The first and only time I went to the island of KONA in Hawaii, my wife and I went to a recommended beach but it was deserted.  I sign was posted saying sharks had been seen swimming in the area.  That pretty much kept me out of the water the rest of the vacation despite visiting a variety of beaches.

Enroute to a snorkeling cove (which I didn't partake) we saw a fairly large hammerhead shark swimming at the surface.  Exciting? Yes. Frightening? Just enough.

I have three strikes against me when it comes to sharks. One, I don't know how to swim so I am uncomfortable around water to begin with.  I took lessons a couple of times but never really got it.   Two, I grew up about 100 miles from the geographical center of North America which put me, in my formative years, about as far away from sharks and oceans in every direction as possible. Three, I was in the Army in 1975 and lived off base near Tacoma in an apartment complex where my balcony looked out on a drive-in movie lot which played JAWS all summer long!  Sharks? No Thanks.

Not counting me, we seem to have a national fascination with sharks.  Look up Shark Movies and Wikipedia tells you - "The following 87 pages are in this category, out of 87 total. This list may not reflect recent changes"  87 pages!

Then there is the Discovery Channel's Shark Week programming.  "Shark Week happens every year in July or August....Heaps of Americans grew up harboring a fascination with sharks and the never-stand-still, ruthless, killer instinct they embody. Discovery’s week of programming has become traditional fare for a generation of would-be shark scientists, in-cage filmmakers, and thrill-seekers."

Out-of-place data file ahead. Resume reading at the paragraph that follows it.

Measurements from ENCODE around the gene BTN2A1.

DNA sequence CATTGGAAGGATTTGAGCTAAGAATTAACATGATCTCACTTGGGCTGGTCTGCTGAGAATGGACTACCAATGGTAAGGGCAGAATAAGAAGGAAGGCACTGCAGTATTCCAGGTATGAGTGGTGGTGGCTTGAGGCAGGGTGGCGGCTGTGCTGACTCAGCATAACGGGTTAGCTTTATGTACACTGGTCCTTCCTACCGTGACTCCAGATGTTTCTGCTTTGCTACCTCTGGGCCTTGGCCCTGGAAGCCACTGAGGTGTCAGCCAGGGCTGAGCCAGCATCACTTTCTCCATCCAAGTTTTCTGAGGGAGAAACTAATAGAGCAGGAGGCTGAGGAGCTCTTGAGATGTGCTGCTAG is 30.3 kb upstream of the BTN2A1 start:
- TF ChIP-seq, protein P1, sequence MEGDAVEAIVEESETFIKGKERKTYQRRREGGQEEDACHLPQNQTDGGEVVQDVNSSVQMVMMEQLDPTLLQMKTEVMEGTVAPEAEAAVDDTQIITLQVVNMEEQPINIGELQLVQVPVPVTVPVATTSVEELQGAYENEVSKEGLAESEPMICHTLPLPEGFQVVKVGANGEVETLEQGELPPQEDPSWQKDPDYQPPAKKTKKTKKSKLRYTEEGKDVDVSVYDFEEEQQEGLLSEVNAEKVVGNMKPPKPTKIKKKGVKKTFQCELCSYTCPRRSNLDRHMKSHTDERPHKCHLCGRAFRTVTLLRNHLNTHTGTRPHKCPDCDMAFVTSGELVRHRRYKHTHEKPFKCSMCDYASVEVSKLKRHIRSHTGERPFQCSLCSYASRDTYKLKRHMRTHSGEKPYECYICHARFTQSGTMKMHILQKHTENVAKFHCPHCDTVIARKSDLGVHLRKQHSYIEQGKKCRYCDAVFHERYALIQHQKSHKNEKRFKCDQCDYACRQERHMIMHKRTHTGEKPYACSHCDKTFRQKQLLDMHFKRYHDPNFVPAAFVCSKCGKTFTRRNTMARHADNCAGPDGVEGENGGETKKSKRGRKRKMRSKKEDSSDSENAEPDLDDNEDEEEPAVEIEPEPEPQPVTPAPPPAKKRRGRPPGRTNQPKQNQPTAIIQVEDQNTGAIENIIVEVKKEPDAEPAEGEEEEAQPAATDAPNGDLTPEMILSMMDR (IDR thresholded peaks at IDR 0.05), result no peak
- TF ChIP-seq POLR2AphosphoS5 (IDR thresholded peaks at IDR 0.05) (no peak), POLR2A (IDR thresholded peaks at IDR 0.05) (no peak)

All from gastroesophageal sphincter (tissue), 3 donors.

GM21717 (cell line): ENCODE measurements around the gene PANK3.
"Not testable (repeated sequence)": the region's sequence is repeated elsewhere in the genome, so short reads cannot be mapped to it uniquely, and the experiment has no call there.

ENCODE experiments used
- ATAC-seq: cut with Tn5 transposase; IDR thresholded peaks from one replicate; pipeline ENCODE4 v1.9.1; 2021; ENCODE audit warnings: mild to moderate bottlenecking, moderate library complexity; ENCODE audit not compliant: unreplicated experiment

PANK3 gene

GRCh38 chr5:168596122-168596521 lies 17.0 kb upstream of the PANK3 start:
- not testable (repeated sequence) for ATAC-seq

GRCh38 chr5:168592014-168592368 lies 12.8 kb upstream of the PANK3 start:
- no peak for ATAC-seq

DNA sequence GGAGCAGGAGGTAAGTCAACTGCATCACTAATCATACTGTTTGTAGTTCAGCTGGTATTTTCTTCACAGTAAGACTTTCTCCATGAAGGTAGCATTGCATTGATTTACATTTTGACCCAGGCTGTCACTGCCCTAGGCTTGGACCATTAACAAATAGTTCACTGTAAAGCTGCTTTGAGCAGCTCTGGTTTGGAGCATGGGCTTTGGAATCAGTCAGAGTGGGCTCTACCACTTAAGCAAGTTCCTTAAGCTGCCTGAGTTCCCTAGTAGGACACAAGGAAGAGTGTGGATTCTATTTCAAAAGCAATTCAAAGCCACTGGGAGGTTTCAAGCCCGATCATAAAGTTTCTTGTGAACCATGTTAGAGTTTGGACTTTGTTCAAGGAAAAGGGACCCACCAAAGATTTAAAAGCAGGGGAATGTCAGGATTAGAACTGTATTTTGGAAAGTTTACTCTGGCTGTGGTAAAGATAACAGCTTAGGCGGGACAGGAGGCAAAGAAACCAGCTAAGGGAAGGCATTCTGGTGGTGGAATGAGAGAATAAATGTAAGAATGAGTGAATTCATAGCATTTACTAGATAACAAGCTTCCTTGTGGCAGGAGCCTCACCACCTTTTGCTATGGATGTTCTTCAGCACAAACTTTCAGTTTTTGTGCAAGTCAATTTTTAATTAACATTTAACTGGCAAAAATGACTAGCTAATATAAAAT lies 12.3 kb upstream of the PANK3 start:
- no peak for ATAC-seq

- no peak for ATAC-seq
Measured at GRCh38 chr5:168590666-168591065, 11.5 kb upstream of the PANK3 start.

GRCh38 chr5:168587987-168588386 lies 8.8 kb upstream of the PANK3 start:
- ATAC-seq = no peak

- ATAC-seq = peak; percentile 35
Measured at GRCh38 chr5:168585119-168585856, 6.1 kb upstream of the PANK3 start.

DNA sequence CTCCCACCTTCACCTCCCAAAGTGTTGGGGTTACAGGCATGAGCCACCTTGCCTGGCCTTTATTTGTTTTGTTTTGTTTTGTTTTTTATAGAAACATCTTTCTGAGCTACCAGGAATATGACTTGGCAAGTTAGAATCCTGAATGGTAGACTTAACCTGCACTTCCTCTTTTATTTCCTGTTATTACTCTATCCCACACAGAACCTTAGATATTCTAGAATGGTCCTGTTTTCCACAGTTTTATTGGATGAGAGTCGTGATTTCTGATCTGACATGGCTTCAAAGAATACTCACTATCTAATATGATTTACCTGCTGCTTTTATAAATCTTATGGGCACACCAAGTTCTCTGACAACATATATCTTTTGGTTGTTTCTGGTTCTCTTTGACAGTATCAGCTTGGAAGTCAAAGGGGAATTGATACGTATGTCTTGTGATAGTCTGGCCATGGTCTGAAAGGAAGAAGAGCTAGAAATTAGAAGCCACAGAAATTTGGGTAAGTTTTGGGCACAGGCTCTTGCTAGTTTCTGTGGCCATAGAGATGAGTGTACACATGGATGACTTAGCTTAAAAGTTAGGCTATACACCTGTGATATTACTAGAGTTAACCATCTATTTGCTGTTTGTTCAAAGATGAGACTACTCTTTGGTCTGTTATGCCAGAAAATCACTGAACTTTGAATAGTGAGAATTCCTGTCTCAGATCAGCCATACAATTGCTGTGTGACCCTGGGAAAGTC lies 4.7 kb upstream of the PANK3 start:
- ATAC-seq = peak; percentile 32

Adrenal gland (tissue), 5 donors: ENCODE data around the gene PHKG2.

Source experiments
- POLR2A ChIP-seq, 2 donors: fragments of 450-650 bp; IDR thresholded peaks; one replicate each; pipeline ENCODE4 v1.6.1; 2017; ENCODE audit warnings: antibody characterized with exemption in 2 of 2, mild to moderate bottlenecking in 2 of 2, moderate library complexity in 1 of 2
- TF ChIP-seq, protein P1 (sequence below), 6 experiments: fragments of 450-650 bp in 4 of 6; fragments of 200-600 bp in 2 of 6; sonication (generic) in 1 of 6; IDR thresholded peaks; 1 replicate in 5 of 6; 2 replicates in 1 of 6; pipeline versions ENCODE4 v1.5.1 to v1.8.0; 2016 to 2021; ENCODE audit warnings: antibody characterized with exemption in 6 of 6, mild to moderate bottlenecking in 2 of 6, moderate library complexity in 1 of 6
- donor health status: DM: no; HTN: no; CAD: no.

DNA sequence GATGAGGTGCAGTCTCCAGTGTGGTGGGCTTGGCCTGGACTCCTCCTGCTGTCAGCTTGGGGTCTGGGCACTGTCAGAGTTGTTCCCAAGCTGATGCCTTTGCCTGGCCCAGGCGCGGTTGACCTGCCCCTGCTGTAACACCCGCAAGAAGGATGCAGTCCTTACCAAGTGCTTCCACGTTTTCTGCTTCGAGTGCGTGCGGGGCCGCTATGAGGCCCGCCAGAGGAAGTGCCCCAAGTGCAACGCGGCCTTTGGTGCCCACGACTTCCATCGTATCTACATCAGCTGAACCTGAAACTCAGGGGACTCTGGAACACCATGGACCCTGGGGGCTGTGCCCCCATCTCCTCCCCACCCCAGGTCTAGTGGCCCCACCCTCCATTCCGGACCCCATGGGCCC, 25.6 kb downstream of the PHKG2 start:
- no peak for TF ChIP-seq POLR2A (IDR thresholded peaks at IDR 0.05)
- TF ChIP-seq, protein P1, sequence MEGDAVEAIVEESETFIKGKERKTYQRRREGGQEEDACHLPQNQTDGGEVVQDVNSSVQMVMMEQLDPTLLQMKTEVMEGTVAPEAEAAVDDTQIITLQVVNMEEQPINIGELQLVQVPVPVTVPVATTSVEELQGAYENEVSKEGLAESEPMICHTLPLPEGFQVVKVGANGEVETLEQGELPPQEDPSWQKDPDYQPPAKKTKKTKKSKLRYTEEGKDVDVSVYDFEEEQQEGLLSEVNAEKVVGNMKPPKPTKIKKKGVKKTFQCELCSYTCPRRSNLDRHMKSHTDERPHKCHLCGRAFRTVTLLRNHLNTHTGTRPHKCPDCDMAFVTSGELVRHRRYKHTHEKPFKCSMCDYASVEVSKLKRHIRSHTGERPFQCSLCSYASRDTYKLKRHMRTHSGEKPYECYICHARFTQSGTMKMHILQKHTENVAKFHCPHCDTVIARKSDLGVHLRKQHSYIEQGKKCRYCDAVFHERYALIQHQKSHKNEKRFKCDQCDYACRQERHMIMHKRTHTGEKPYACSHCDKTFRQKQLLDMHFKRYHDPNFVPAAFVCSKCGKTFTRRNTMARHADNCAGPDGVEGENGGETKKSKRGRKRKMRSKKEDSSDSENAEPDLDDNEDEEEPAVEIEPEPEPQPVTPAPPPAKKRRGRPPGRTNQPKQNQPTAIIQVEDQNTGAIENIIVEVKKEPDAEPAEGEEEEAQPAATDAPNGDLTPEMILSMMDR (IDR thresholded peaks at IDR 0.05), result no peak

While I don't care to meet them in their environment, my life long interest in animals inclines me to have an interest in these apex predators as well.  Two recent shark stories caught my eye.

United Press International reports on a Hawaiian vacation where a mom was recording her young child playing in the waves, and catching a shark on camera. That’s what happened to Sheri Gouveia, who said she was recording a video of her daughter at Kalama Beach in Kailu, Hawaii. During filming the girl suddenly bolted for the beach yelling that she’d seen a shark.  Her mom says she didn't see the shark but when she reviewed her footage she realized the shark had passed within just inches of her daughter! Experts reviewed the video and said it appears to be a blacktip shark, a species known to hunt for fish in shallow water. They say the girl was likely not in any danger from the shark.  "Not likely"?  That's not enough of reassurance for me!

And this.  An exception for a near deadly memory.  Newser reports that under South Australian state law, great white sharks are a protected species, and it’s illegal to possess any part of them, but authorities have finally made an exception and I guess it seems like a pretty fair move.

32 year old surfer Chris Blowes lost his leg, spent ten days in a coma and almost died from a 2015 shark attack.  The Great White that bit him left a tooth embedded in his surfboard which was turned over to fishery authorities. Blowes said he asked for the tooth several times over the last six years, but authorities only granted the first-ever exemption to the rule after a state government minister got involved.

This year Shark Week is August 9 thru 16 and that's as close as I want to come to these dangerous denizens of the deep!